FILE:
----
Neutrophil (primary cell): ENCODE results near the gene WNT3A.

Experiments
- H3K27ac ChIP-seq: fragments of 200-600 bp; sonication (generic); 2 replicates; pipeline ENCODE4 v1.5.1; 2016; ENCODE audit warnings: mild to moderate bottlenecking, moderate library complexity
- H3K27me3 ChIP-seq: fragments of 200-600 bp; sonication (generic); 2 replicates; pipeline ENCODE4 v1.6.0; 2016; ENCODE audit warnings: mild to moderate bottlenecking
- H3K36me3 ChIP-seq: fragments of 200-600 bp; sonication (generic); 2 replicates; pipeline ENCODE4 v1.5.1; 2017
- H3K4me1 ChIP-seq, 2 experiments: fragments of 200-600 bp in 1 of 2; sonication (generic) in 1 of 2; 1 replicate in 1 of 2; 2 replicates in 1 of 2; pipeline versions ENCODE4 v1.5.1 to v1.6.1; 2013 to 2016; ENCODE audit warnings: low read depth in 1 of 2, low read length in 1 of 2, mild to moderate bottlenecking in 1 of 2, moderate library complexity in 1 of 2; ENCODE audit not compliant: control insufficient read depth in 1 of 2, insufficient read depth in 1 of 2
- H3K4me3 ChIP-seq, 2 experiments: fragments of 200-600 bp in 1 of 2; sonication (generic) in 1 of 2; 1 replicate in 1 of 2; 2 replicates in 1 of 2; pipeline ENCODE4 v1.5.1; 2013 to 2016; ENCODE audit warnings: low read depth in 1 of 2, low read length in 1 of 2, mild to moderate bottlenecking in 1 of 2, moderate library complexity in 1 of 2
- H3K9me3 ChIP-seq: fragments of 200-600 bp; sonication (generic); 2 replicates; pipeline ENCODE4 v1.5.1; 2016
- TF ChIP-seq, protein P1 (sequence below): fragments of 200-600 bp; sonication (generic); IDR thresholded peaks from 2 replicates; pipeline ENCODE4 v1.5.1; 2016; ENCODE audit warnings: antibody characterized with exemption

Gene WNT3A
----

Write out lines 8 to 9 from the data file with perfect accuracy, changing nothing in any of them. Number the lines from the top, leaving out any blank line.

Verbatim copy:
- H3K9me3 ChIP-seq: fragments of 200-600 bp; sonication (generic); 2 replicates; pipeline ENCODE4 v1.5.1; 2016
- TF ChIP-seq, protein P1 (sequence below): fragments of 200-600 bp; sonication (generic); IDR thresholded peaks from 2 replicates; pipeline ENCODE4 v1.5.1; 2016; ENCODE audit warnings: antibody characterized with exemption